For the sake of perspicuity and convenient arrangement, we will divide the reports into two classes: those that preceded, and those that are subsequent to the year 1688. I select that period, because the distinction between the old and new law seems then to be more distinctly marked. The cumbersome and oppressive appendages of the feudal tenures were abolished in the reign of Charles II., and the spirit of modern improvement, and of commercial policy, began then to be more sensibly felt, and more actively dif fused. The appointment of that great and honest lawyer, Lord Holt, to the station of chief justice of the King's Bench, gave a new tone and impulse to the vigour of the common law. The despotism of the Stuarts was abolished for ever, and the civil and political liberties of the English nation were more explicitly acknowledged and defined, at the accession of the house of Orange. The old reporters
a Entretiens sur les Sciences, et sur la maniére d'eludier.
will include all the reports from the Year Books down to that period; and we will, in the first place, bestow upon those of them which are the most distinguished, a cursory glance and rapid review.
The oldest reports extant on the English law, are the Year Books, which consist of eleven parts or volumes, written in law French, and extend from the beginning of the reign of Edward II. to the latter end of the reign of Henry VIII., a period of about two hundred years. There are a few broken cases, which may be gleaned from the old abridgments, and particularly from Fitzherbert, which go back to the reign of Henry III. The Year Books were printed by subscription in 1679; but they have never been translated, and they are not worth the labour and expense either of a new edition or a translation. The substance of the Year Books was afterwards included in the great abridgments of Statham, Fitzherbert, and Brooke, and those compilations superseded in a considerable degree the use of them. The Year Books were very much occupied with discussions touching the forms of writs, and the pleadings and practice in real actions, which have gone entirely out of use. In a late case in the C. B. the judges spoke with some sharpness of reproof against going back to the Year Books in search of a precedent in the case of levying a fine. The great authenticity and accuracy of the Year Books arose from the manner in which they were composed. There were four reporters appointed to that duty, and they had a yearly stipend from the crown, and they used to confer together, and the reports being settled by so many persons of approved diligence and learning, deservedly carried great credit with them. But so great have been the changes since the feudal ages, in the character of property, the business of civil life, and the practice of the courts, that the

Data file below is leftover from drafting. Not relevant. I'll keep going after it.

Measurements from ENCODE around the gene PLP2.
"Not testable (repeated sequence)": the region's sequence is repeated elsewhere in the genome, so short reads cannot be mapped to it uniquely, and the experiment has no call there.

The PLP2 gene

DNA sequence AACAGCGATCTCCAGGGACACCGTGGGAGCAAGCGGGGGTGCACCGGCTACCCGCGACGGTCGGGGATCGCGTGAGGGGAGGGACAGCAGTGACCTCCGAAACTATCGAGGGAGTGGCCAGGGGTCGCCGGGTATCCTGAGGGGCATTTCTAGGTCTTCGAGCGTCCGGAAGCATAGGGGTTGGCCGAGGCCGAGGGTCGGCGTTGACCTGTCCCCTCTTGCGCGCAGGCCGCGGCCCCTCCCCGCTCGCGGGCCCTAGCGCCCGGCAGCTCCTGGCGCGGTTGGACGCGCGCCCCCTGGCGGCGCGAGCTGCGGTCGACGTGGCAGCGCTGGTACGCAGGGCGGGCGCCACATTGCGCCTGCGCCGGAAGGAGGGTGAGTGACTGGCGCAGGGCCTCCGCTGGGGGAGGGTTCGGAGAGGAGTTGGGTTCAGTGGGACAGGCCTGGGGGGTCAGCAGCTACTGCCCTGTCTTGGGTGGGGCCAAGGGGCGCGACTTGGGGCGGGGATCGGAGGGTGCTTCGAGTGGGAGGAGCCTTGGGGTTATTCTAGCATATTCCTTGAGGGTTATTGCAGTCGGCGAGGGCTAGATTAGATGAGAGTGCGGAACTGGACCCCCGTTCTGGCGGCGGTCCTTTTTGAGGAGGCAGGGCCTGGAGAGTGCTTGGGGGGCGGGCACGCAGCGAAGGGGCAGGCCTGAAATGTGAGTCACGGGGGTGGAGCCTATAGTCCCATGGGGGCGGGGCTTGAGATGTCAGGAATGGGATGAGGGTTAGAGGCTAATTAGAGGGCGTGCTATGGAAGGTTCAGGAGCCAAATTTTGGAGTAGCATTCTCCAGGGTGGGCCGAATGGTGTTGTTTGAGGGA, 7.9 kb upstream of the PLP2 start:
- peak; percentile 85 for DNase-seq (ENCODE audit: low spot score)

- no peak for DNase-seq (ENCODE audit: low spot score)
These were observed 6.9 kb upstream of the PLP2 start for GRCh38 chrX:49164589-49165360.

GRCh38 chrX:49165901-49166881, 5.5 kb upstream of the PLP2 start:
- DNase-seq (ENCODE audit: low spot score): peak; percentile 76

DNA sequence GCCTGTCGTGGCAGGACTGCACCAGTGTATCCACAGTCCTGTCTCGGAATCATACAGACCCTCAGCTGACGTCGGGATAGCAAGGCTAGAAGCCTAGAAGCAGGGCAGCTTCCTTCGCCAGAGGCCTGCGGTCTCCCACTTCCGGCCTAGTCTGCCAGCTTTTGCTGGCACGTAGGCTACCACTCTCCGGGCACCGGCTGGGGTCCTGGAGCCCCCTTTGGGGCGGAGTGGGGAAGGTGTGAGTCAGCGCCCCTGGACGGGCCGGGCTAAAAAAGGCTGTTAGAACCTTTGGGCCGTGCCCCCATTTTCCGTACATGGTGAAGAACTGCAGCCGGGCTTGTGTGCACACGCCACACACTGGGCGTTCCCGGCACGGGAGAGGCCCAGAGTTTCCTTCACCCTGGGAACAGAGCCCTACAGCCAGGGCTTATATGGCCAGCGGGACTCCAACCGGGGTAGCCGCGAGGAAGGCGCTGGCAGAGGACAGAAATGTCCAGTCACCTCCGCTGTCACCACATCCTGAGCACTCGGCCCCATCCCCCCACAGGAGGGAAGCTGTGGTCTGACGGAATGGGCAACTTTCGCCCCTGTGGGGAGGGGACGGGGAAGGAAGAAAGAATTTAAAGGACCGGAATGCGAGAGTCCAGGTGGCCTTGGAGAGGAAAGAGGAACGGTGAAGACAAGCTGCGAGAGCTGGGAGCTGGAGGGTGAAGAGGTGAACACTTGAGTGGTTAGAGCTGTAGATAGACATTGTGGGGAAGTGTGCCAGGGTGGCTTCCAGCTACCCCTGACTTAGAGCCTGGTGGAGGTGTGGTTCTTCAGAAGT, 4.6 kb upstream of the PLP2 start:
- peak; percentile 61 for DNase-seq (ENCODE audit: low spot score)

a 2 Taunton, 201.
b Preface to Plouden's Reports.